The New Rules of Crisis Communication & Why They Apply to You

Crisis communication is a fascinating subject – and there’s no shortage of current material to put under the microscope. Cricket Australia, banks, KFC, data breaches – you could spend weeks pulling this stuff apart.

During the week commencing 10th June 2018, Dr Neryl East had the opportunity to share a stage with some of the country’s leading minds at Mumbrella360 – Australia’s biggest media and marketing conference – presenting on the topic of ‘communicating when it really hits the fan’.

Universal head nods occurred amongst an audience of communicators and business leaders from all sectors when speakers touched on the key elements that now govern how any business or organisation must respond when a crisis cripples normal operations.

Some of the key points that stood out to Dr Neryl East, and a brief summary, are provided below. Read the full article here to understand the key points in detail!


  • Respond quickly and slowly

When a catastrophic incident or action hurls you into the headlines for all the wrong reasons, you can’t spend a day deliberating about what to say. The acceptable response rate has developed from the days of ‘Golden 24 Hours’, to the ‘Golden Hour’, to now reaching the age where an hour is considered a luxury. Your initial response should: say what’s happened (to the best of your knowledge), express empathy, say what’s happening right now, say what’s likely to happen next.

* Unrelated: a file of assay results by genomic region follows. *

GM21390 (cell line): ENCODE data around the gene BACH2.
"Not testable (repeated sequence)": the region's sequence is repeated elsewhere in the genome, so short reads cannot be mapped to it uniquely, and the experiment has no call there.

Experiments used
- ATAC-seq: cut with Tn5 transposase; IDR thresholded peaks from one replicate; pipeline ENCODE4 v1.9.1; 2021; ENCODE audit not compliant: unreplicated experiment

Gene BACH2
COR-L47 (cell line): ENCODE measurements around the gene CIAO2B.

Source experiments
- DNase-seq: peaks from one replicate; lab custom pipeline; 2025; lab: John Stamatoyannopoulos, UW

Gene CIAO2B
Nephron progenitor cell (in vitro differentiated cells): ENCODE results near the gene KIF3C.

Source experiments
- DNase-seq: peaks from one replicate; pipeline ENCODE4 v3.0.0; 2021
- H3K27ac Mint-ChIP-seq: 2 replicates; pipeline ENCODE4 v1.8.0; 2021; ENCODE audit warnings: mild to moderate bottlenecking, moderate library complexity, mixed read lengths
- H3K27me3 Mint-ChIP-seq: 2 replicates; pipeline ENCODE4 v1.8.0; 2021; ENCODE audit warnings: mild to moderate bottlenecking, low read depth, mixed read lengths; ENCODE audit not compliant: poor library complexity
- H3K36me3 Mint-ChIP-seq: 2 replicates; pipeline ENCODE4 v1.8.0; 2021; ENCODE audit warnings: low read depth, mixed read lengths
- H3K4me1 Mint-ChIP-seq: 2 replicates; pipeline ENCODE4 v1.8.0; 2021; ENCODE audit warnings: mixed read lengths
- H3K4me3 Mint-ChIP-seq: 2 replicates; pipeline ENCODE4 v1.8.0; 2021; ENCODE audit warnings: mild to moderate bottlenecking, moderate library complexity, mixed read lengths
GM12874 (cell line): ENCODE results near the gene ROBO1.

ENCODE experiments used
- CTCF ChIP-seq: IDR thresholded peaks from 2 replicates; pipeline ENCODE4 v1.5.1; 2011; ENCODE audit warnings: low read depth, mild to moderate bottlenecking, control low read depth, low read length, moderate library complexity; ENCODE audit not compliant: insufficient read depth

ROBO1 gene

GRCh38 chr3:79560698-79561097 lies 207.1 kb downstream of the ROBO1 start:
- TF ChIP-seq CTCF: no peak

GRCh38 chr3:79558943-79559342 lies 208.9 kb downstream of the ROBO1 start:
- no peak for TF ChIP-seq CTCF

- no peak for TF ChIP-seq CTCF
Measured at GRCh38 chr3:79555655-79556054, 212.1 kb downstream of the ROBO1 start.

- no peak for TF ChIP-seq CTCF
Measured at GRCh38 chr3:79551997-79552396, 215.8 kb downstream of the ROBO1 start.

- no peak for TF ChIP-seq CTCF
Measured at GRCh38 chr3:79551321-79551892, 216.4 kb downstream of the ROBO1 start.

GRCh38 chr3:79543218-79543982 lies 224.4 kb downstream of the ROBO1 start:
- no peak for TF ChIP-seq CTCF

• Communication happens in tandem with the operational response

People often confuse the communication response with the actual response to the crisis. Just because a disaster erupts on social or traditional media doesn’t mean the communications department is responsible for solving the problem. The organisation as a whole needs to own the crisis and take responsibility for addressing it and recovering from it. An effective crisis response starts from the inside. Identify the root of the problem and fix it fast – all the while, keeping the world updated on what you’re doing.


  • Crisis communication planning has changed

In the past, when we had a relatively limited number of communication channels, it was somewhat easier to predict and plan for the types of crises that might erupt. Today, the variables are endless. A rigid crisis communication plan is no longer effective. In its place, have rock-solid, agreed principles for how you will respond. For example:

  • Your business commits to communicating honestly and authentically at all times
  • You’ll issue your first response within 15 minutes followed by rolling updates
  • You will use plain, understandable language
  • You will act in the interests of those impacted by the crisis
  • You know up-front who your key spokespeople will be, and they are trained and ready


Continue reading the full article here.

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